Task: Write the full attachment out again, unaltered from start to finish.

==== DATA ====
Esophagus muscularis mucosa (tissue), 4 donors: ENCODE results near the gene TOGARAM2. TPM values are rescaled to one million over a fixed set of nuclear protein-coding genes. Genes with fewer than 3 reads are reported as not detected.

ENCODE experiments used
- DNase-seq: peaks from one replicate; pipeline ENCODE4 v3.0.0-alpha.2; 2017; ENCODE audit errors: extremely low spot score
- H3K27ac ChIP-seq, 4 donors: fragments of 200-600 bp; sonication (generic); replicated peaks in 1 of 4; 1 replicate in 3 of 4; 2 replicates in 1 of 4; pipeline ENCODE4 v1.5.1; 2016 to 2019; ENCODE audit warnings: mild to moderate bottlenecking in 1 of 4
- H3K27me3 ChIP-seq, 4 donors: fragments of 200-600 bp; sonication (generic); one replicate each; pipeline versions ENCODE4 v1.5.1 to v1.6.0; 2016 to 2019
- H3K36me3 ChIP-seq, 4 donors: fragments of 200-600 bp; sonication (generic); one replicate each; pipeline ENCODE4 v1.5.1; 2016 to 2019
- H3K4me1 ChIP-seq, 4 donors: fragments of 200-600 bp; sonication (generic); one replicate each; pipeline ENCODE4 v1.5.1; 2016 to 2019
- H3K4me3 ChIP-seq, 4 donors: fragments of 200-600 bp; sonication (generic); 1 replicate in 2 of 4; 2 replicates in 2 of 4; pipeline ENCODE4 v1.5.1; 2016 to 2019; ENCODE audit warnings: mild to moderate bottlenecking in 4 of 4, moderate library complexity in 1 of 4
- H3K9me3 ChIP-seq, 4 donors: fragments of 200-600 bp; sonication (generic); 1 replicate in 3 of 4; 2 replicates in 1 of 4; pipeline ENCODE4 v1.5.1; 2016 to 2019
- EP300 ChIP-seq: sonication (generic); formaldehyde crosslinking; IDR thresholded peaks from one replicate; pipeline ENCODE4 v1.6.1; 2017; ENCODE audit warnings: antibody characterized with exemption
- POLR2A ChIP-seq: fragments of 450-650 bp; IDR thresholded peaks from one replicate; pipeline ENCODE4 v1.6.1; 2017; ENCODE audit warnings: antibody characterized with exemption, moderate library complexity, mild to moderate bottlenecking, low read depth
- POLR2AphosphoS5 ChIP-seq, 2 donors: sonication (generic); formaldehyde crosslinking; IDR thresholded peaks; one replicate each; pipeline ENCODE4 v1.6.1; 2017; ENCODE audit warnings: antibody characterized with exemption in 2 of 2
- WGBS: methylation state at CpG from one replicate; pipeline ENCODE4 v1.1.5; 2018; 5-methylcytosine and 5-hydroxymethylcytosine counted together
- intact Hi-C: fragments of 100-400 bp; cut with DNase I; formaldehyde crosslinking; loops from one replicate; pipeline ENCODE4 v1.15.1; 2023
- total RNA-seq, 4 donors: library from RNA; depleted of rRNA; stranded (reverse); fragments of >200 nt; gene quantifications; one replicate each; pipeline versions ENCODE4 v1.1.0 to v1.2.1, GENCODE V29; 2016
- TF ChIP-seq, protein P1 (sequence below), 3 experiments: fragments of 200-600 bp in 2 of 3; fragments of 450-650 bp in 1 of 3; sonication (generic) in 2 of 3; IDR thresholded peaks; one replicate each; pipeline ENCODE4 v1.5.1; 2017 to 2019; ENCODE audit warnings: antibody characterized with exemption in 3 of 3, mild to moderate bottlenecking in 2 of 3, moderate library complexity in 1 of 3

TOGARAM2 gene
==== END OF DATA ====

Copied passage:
Esophagus muscularis mucosa (tissue), 4 donors: ENCODE results near the gene TOGARAM2. TPM values are rescaled to one million over a fixed set of nuclear protein-coding genes. Genes with fewer than 3 reads are reported as not detected.

ENCODE experiments used
- DNase-seq: peaks from one replicate; pipeline ENCODE4 v3.0.0-alpha.2; 2017; ENCODE audit errors: extremely low spot score
- H3K27ac ChIP-seq, 4 donors: fragments of 200-600 bp; sonication (generic); replicated peaks in 1 of 4; 1 replicate in 3 of 4; 2 replicates in 1 of 4; pipeline ENCODE4 v1.5.1; 2016 to 2019; ENCODE audit warnings: mild to moderate bottlenecking in 1 of 4
- H3K27me3 ChIP-seq, 4 donors: fragments of 200-600 bp; sonication (generic); one replicate each; pipeline versions ENCODE4 v1.5.1 to v1.6.0; 2016 to 2019
- H3K36me3 ChIP-seq, 4 donors: fragments of 200-600 bp; sonication (generic); one replicate each; pipeline ENCODE4 v1.5.1; 2016 to 2019
- H3K4me1 ChIP-seq, 4 donors: fragments of 200-600 bp; sonication (generic); one replicate each; pipeline ENCODE4 v1.5.1; 2016 to 2019
- H3K4me3 ChIP-seq, 4 donors: fragments of 200-600 bp; sonication (generic); 1 replicate in 2 of 4; 2 replicates in 2 of 4; pipeline ENCODE4 v1.5.1; 2016 to 2019; ENCODE audit warnings: mild to moderate bottlenecking in 4 of 4, moderate library complexity in 1 of 4
- H3K9me3 ChIP-seq, 4 donors: fragments of 200-600 bp; sonication (generic); 1 replicate in 3 of 4; 2 replicates in 1 of 4; pipeline ENCODE4 v1.5.1; 2016 to 2019
- EP300 ChIP-seq: sonication (generic); formaldehyde crosslinking; IDR thresholded peaks from one replicate; pipeline ENCODE4 v1.6.1; 2017; ENCODE audit warnings: antibody characterized with exemption
- POLR2A ChIP-seq: fragments of 450-650 bp; IDR thresholded peaks from one replicate; pipeline ENCODE4 v1.6.1; 2017; ENCODE audit warnings: antibody characterized with exemption, moderate library complexity, mild to moderate bottlenecking, low read depth
- POLR2AphosphoS5 ChIP-seq, 2 donors: sonication (generic); formaldehyde crosslinking; IDR thresholded peaks; one replicate each; pipeline ENCODE4 v1.6.1; 2017; ENCODE audit warnings: antibody characterized with exemption in 2 of 2
- WGBS: methylation state at CpG from one replicate; pipeline ENCODE4 v1.1.5; 2018; 5-methylcytosine and 5-hydroxymethylcytosine counted together
- intact Hi-C: fragments of 100-400 bp; cut with DNase I; formaldehyde crosslinking; loops from one replicate; pipeline ENCODE4 v1.15.1; 2023
- total RNA-seq, 4 donors: library from RNA; depleted of rRNA; stranded (reverse); fragments of >200 nt; gene quantifications; one replicate each; pipeline versions ENCODE4 v1.1.0 to v1.2.1, GENCODE V29; 2016
- TF ChIP-seq, protein P1 (sequence below), 3 experiments: fragments of 200-600 bp in 2 of 3; fragments of 450-650 bp in 1 of 3; sonication (generic) in 2 of 3; IDR thresholded peaks; one replicate each; pipeline ENCODE4 v1.5.1; 2017 to 2019; ENCODE audit warnings: antibody characterized with exemption in 3 of 3, mild to moderate bottlenecking in 2 of 3, moderate library complexity in 1 of 3

TOGARAM2 gene